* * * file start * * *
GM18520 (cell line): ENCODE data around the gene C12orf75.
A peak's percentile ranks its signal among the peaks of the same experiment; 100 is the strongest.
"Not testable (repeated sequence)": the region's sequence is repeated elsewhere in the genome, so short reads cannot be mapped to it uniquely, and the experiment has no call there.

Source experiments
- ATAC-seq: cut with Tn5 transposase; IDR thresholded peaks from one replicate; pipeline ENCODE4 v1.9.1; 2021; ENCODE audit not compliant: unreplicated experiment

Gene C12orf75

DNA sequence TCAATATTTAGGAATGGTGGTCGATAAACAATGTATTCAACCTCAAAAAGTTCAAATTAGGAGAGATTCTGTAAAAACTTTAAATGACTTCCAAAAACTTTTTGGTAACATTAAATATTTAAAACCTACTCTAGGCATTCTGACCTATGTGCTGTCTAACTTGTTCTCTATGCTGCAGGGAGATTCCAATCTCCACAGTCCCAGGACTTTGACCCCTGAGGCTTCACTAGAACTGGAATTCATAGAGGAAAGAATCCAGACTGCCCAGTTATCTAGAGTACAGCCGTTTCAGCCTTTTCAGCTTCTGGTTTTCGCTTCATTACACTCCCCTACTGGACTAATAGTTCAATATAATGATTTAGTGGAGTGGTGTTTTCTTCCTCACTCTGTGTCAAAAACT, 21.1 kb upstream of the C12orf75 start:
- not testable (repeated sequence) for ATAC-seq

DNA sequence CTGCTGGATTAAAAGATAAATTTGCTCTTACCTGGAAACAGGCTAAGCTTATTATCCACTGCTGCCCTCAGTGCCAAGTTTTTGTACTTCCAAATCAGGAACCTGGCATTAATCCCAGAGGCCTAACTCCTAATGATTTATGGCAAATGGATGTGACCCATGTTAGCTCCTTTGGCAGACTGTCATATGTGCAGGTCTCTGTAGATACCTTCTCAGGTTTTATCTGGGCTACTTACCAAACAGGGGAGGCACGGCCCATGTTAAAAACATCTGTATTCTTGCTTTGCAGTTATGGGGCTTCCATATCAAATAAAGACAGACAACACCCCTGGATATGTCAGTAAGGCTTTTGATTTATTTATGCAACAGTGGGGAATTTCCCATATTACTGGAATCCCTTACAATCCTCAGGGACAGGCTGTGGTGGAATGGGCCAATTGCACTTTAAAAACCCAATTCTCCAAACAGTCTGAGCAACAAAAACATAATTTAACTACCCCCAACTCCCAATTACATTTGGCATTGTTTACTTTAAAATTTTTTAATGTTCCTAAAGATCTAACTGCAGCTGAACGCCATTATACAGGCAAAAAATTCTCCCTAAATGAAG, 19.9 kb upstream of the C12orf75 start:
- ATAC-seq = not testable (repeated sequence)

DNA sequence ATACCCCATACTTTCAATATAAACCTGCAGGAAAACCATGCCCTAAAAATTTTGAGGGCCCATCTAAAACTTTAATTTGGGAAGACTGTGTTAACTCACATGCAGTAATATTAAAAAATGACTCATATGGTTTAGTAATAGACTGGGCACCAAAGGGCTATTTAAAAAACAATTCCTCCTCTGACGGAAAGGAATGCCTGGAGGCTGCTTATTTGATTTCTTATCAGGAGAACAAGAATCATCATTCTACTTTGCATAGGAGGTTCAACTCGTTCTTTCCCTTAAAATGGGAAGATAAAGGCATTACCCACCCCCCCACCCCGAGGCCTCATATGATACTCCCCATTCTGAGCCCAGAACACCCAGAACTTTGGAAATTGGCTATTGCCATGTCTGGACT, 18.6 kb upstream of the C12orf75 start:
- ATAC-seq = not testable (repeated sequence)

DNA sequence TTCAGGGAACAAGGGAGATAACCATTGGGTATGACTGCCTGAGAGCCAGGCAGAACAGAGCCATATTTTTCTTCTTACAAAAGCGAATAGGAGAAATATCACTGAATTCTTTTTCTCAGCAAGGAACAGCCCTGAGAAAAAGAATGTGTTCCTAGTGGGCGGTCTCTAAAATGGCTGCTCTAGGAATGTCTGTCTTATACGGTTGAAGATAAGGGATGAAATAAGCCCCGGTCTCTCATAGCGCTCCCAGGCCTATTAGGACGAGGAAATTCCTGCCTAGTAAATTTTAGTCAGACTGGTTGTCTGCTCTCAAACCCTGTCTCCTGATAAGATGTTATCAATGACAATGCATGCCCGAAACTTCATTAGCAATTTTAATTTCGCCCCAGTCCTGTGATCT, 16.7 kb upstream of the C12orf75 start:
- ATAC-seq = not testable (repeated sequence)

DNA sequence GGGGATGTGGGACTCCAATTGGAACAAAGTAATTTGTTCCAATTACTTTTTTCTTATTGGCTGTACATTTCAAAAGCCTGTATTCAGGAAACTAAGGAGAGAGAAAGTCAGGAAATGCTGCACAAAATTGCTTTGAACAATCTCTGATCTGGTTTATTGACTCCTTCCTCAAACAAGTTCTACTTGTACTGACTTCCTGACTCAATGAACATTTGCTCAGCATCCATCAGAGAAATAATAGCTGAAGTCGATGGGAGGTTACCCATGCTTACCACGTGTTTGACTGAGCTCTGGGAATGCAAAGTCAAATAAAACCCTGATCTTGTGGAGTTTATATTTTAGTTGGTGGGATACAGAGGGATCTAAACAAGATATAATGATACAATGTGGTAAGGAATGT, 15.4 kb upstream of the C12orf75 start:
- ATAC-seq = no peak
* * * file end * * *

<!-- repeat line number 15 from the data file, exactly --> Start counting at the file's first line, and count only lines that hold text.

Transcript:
DNA sequence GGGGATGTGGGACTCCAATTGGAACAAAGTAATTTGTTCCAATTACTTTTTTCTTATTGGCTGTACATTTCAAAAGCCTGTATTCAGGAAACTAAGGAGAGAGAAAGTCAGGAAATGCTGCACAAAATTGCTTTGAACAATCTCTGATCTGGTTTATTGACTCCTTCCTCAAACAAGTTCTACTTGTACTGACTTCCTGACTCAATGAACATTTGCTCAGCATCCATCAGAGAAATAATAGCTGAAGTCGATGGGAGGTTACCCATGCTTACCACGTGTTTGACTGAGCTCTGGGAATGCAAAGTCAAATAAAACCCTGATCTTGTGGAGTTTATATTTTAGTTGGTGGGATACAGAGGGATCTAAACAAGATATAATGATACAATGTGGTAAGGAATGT, 15.4 kb upstream of the C12orf75 start: